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Died on January 28

Published: 1/28/2014
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Image credit: Wikimedia Commons/NASA

Christa McAuliffe became the most famous teacher in the U.S. as she prepared to reach for the stars aboard the space shuttle Challenger. A social studies teacher at New Hampshire's Concord High School, she was selected as the first participant in the NASA Teacher in Space Project. She planned to conduct experiments aboard the space shuttle and teach two lessons from space. But tragedy struck, and Challenger disintegrated just 73 seconds after launch. Across the country, schoolchildren were eagerly watching the launch on school televisions, and they were devastated by the loss - but they also were inspired by her story. In the years since, she has been honored for her bravery with dozens of schools named for her, as well as an asteroid and a crater on the Moon. We remember her remarkable life today and the lives of other notable people who died on this day in history.


2009: Billy Powell, U.S. musician and the longtime keyboard player for the Southern rock band Lynyrd Skynyrd, dies at 56.

The band was decimated Oct. 20, 1977, when their chartered plane crashed in a swamp near McComb, Miss. Six people were killed - lead singer Ronnie Van Zant; guitarist Steve Gaines; and his sister, vocalist Cassie Gaines; as well as an assistant road manager, the pilot and co-pilot. Powell was one of the survivors. Read more




2007: The Rev. Robert Drinan, U.S. Roman Catholic priest and politician who represented Massachusetts in Congress for 12 years, dies at 86.

2005: Jim Capaldi, English drummer, singer and songwriter who co-founded the rock band Traffic with Steve Winwood, dies at 60.

2004: Joe Viterelli, U.S. character actor who had roles in movies such as Analyze This and Shallow Hal, dies at 66.

2004: Elroy Hirsch, U.S. National Football League Hall of Fame wide receiver who played most of his career for the Los Angeles Rams, dies at 80.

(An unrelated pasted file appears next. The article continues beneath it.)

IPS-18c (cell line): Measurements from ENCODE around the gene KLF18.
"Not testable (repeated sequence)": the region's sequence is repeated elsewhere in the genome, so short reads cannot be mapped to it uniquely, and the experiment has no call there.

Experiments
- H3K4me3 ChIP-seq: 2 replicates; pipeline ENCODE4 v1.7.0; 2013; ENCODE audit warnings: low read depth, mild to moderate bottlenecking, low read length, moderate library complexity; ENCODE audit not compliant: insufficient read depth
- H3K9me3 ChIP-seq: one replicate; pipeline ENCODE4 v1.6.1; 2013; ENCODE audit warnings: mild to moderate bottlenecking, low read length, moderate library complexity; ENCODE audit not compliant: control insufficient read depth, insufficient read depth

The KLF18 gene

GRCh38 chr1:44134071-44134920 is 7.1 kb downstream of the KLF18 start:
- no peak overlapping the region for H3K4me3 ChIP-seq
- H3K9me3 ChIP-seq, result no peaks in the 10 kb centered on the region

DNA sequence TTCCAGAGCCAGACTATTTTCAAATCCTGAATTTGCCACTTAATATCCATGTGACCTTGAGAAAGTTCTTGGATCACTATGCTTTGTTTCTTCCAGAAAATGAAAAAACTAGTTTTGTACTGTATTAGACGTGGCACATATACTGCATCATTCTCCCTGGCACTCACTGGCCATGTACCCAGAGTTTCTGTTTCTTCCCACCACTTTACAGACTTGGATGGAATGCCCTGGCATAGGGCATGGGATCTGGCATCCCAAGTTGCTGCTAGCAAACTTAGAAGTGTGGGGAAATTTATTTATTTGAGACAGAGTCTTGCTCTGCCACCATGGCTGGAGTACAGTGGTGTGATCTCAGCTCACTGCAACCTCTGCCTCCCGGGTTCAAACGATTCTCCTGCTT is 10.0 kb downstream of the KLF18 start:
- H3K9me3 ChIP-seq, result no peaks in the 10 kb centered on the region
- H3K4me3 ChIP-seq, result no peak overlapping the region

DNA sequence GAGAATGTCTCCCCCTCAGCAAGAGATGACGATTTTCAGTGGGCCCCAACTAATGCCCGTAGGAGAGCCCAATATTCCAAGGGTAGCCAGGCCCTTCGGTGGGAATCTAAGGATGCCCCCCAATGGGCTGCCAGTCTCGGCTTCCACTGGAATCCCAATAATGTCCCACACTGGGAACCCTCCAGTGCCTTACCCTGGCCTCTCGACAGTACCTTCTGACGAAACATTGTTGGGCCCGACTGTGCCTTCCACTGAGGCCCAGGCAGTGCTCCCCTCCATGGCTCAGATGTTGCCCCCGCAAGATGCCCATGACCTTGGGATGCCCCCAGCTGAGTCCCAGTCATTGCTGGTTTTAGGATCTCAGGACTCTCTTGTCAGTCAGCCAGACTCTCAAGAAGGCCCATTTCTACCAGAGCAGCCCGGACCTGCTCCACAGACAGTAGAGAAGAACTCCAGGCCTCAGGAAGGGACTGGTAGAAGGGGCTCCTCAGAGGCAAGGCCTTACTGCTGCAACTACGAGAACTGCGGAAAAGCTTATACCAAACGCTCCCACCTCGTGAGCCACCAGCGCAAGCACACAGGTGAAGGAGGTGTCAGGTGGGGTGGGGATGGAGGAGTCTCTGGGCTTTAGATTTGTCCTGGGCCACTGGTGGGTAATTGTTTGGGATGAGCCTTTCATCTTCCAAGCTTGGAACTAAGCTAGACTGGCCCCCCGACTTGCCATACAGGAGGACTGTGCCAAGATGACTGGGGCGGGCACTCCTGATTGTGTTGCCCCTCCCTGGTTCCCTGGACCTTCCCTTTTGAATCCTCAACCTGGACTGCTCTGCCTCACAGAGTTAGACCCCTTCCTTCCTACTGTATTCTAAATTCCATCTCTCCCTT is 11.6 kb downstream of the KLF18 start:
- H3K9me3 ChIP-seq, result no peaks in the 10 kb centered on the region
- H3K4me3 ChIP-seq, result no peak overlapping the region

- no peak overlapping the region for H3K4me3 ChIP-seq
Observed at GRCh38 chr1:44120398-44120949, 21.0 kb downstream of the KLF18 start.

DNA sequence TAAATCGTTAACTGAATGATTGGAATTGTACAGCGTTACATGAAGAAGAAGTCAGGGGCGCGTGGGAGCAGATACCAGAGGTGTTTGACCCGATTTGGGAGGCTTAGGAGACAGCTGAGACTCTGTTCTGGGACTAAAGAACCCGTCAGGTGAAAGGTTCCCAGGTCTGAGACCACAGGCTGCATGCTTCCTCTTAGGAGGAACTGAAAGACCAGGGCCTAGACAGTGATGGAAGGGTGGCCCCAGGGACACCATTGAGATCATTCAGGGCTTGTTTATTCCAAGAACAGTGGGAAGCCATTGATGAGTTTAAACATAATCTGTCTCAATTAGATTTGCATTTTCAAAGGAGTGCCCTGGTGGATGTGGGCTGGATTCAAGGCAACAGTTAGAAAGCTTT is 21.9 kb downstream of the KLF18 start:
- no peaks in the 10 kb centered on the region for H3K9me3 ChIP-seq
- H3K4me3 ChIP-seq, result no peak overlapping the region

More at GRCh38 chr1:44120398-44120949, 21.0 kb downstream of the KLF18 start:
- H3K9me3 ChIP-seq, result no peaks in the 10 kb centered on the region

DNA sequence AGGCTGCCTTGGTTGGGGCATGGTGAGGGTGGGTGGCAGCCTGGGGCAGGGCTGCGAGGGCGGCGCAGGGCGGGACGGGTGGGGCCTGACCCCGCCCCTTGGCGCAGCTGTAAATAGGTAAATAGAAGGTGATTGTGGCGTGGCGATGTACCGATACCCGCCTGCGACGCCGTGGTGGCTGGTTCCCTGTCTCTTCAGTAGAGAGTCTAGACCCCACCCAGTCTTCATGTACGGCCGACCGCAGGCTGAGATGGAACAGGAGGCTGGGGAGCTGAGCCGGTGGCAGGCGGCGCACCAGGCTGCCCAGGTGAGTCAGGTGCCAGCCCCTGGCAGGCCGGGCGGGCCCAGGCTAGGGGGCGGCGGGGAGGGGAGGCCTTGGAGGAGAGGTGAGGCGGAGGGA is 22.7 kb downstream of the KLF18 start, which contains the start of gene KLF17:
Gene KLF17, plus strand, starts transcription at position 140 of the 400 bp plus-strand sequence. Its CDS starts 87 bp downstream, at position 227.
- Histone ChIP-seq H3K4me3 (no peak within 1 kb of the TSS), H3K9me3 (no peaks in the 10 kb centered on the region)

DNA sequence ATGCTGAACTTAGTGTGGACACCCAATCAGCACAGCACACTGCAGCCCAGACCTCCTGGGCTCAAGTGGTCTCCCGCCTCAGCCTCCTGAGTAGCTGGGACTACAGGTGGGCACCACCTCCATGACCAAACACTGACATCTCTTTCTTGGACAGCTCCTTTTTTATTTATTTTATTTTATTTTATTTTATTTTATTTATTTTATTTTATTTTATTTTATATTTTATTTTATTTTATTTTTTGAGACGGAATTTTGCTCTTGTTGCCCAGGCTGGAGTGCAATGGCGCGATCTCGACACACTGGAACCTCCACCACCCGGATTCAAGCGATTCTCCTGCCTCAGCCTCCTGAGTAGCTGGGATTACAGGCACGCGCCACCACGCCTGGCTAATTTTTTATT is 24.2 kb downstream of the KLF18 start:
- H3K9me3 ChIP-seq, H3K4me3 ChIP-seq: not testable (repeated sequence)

2002: Astrid Lindgren, Swedish author who wrote the Pippi Longstocking book series, dies at 94.

Lindgren gave Pippi the kind of life most children would love: she lives alone in a big house with her monkey and her horse, and her two best friends live right next door. Though Pippi’s father loves her, he’s usually off on a sea voyage, leaving Pippi to govern herself. She has superhuman strength (she can lift her horse with one hand) and she’s very smart, with a special talent for duping adults who try to take advantage of children. She’s eccentric and free-spirited, and she does whatever she wants. Read more




1996: Jerry Siegel, U.S. comic book writer who was the co-creator of Superman, dies at 81.

1996: Burne Hogarth, U.S. cartoonist known best for his work on the Tarzan newspaper comic strip, dies at 84.

1994: Hal Smith, U.S. character actor known best for his role as Otis the town drunk on The Andy Griffith Show, dies at 77.

1994: William Levitt, U.S. home builder who built the first suburb in America in 1947, Long Island's Levittown, dies at 86.

1993: Aben Kandel, U.S. screenwriter who was known for B movies such as I Was a Teenage Werewolf, dies at 96.

1986: U.S. space shuttle Challenger is destroyed seconds after liftoff, killing all seven crew members: Francis R. Scobee, Michael J. Smith, Ellison S. Onizuka, Judith A. Resnick, Ronald E. McNair, Christa McAuliffe and Gregory B. Jarvis.

1983: Billy Fury, English rock singer who was a major star in his native England, dies of heart failure at 42.

1977: Burt Mustin, U.S. character actor who had a recurring role as Gus the fireman on Leave it to Beaver,  dies at 92.

1973: John Banner, Austrian actor best known as Sgt. Schultz in the TV comedy Hogan's Heroes, dies on his birthday at 63.

1960: Zora Neale Hurston, U.S. author best known for her book Their Eyes Were Watching God, dies at 69.

By the mid-'30s, Hurston had published a variety of short stories and essays and a collection of black folklore, Mules and Men, culled from research in Eatonville, Fla., and New Orleans, La. Intrigued by the voodoo rituals she encountered in the latter city, she used her Guggenheim Fellowship grant money to conduct more research in Jamaica and Haiti. It was while doing field research in Haiti that she penned her second novel, Their Eyes Were Watching God. The book was written in a mere seven weeks (Hurston tended to dash off her novels, seeing them as secondary to her ethnographic research) and is now hailed as a classic of American literature. Read more


1939: William Butler Yeats, Irish poet who won a Nobel Prize in literature for inspired poetry, dies at 73.

814: Charlemagne, German emperor also known as the "Father of Europe," dies at 71.

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